Bartek Konopka’s Rabbit á la Berlin (Mauerhase) is a tongue-in-cheek allegory on post-WW2 in Germany. The 40-minute short blurs the boundaries between documentary and fiction (just like Stories We Tell and Is the Man Who Is Tall Happy?)—it is unrealistically serious and blatantly sarcastic at the same time. In this aspect, the movie reminds of Werner Herzog’s work, which is always hard to classify. But Konopka’s decision to use animals as a metaphor for humans in historical Germany is similar to Art Spiegelman’s Maus, a post-modern graphic novel based on real-life events in World War 2.
Bartek Konopka Interview about Rabbit á la Berlin
The director said the film crew found only four or five rabbit shots for the film, and the rest they had to “imagine how it was. […] It was nice because it was like in the fiction.”
I realized during the making of this film that rabbits are not very humo[rous] animals. […] They are quite serious, I believe. Which is also good because when you look at the faces you can think that they are also thinking something. They know something about us which we don’t know.
As a Pole who experienced the socialist regime, Konopka probably best explains the allegory of the rabbits with himself:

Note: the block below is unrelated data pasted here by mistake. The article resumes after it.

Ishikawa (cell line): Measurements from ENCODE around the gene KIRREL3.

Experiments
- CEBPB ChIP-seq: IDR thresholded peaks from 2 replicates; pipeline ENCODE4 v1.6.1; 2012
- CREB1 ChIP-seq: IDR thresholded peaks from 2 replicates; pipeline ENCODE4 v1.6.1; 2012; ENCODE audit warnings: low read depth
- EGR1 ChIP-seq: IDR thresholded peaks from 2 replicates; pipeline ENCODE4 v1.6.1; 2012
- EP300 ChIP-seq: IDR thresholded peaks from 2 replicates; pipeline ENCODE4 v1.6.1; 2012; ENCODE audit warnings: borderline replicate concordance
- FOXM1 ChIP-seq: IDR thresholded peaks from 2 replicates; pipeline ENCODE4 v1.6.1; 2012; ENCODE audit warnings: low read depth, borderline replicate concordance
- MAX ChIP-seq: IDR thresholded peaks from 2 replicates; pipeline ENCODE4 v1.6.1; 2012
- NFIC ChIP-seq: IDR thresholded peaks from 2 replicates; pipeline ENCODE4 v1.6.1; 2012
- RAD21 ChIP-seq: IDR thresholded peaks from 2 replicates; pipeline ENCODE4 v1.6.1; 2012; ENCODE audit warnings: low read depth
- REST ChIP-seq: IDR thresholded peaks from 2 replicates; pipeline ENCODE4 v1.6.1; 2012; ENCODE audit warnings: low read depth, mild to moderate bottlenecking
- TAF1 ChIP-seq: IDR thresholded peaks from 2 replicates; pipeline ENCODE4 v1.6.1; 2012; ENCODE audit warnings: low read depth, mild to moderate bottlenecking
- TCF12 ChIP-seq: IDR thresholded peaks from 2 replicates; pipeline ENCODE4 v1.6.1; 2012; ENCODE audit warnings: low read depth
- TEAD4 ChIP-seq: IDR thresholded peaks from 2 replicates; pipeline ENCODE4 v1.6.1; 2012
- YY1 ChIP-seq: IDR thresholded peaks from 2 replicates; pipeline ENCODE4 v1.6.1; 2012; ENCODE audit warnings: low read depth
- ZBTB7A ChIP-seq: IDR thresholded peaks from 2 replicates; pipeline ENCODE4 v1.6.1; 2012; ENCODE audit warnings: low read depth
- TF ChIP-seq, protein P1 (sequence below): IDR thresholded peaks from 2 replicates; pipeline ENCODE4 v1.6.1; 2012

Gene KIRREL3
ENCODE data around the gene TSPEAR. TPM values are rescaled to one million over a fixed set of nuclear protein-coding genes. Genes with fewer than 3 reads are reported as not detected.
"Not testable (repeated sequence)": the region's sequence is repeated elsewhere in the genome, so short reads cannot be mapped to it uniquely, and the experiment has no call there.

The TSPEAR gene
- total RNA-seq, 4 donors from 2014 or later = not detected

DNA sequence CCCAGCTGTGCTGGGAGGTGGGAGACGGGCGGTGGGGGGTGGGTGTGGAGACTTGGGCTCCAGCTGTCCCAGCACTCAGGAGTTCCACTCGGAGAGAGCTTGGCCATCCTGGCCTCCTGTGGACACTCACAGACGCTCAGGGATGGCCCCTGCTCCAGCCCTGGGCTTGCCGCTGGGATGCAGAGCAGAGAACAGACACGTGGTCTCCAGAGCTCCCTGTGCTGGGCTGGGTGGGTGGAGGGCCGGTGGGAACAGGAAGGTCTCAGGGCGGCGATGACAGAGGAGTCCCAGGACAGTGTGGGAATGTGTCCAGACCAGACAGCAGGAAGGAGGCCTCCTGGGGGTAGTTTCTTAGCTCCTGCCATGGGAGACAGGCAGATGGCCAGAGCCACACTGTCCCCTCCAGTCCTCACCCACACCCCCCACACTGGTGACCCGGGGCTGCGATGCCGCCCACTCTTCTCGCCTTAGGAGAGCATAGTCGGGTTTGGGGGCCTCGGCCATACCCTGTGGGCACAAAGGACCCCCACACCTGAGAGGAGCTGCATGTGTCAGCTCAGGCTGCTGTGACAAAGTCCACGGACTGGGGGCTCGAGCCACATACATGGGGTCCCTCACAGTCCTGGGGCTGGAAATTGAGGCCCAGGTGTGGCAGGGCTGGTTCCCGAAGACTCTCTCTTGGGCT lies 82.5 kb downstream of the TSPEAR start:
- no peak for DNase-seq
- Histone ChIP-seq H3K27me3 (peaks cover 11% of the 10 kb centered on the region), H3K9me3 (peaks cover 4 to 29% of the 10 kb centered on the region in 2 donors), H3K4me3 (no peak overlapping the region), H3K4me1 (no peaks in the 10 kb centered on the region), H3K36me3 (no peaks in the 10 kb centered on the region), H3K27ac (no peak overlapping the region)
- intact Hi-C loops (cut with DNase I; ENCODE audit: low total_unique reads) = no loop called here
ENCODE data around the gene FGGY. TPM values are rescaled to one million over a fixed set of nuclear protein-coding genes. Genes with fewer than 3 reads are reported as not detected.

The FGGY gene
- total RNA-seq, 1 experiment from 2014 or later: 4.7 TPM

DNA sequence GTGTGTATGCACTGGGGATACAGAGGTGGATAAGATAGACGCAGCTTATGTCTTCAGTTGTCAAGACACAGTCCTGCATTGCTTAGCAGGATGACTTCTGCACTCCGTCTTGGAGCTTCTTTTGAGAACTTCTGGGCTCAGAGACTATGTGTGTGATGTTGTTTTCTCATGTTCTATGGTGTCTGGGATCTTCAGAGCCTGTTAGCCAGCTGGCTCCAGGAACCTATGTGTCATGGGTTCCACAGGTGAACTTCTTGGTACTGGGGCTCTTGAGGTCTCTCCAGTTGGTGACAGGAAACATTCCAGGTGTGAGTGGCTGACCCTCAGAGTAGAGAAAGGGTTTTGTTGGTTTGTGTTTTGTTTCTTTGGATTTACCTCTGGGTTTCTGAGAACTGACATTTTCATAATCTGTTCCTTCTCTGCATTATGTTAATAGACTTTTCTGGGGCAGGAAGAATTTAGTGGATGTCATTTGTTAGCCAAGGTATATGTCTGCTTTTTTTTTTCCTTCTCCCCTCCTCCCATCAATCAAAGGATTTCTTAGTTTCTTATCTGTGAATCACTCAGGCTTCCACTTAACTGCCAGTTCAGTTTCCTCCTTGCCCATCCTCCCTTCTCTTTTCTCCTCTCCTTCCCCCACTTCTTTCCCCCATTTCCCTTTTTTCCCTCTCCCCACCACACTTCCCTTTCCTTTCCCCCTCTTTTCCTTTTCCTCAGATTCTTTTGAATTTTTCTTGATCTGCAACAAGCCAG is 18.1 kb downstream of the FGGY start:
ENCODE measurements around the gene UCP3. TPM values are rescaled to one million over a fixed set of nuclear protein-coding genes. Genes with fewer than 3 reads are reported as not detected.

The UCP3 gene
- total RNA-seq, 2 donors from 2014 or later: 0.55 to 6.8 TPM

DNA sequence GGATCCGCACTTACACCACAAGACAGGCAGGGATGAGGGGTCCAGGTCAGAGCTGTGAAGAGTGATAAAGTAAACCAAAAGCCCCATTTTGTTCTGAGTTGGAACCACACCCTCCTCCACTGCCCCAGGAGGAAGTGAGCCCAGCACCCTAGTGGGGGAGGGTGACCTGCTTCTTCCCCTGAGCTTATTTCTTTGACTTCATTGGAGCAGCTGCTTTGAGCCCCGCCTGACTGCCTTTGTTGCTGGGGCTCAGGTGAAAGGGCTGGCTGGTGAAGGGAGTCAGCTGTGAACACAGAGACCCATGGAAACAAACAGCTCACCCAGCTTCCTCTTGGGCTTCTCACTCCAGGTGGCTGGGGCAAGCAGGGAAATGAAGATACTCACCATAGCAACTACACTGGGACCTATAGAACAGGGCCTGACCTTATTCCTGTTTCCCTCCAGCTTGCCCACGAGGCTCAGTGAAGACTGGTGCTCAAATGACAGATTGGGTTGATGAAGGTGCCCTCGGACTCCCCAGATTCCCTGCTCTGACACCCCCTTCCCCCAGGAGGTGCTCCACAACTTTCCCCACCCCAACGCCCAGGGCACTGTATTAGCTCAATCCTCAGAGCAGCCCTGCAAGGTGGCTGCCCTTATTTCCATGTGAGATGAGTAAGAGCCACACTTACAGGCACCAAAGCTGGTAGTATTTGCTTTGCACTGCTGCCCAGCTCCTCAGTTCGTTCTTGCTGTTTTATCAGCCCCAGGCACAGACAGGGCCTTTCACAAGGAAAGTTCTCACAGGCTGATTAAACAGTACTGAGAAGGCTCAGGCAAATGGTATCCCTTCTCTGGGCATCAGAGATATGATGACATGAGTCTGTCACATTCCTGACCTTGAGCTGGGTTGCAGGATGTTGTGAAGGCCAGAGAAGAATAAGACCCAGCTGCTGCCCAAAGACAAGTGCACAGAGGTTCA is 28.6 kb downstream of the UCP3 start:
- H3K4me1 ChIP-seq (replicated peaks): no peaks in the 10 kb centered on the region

I feel myself as a rabbit. And I know that many people around me feel themselves psychologically as a rabbit. So […] for me it was like a mission, you know, to speak on behalf of the rabbits people.
The rabbits in Konopka’s film learn to adjust to their confined existence between the two walls of DDR, and then 28 years later are faced with the just as novel concept of freedom.
Films such as Good Bye, Lenin! and The Lives of Others have told the story of post-WW2 Germany, but Konopka emphasizes a unique point of view on a familiar subject:
Sometimes it is worth to tell a well-known story, but from a completely different angle.
The Visual Style of Rabbit á la Berlin
Just like Chris Marker’s experimental La Jetee, Rabbit á la Berlin uses still photographs to tell its story, although Konopka’s zoom-ins and zoom-outs are more prominent and numerous. As a time travel story, La Jetee’s use of still photography has philosophic implications, but in both films the stillness of the images evokes a sense of historicity and past. Aside from marking past time, the still images in La Jetee directly emphasize the movie’s themes, while in Rabbit á la Berlin they are more of a stylistic attribute. Both films use black-and-while images, and Mauerhase adds filters and vintage elements such as black strips to suggest historicity. Similar to Sarah Polley’s use of filters in Stories We Tell to distinguish different dimensions, Mauerhase’s scenes after the collapse of the Berlin Wall are colorful and visually reflect the radical change of environment in Germany.
Key for the film’s cinematography is the low camera which depicts the scenes from the point of view of the rabbits. An example is the scene of the arrival of the construction workers. The low camera angle captures only the lower part of the truck and the worker’s feet. This is the film’s most distinguishable characteristic: the ability to recycle old ideas and give them an uncanny perspective.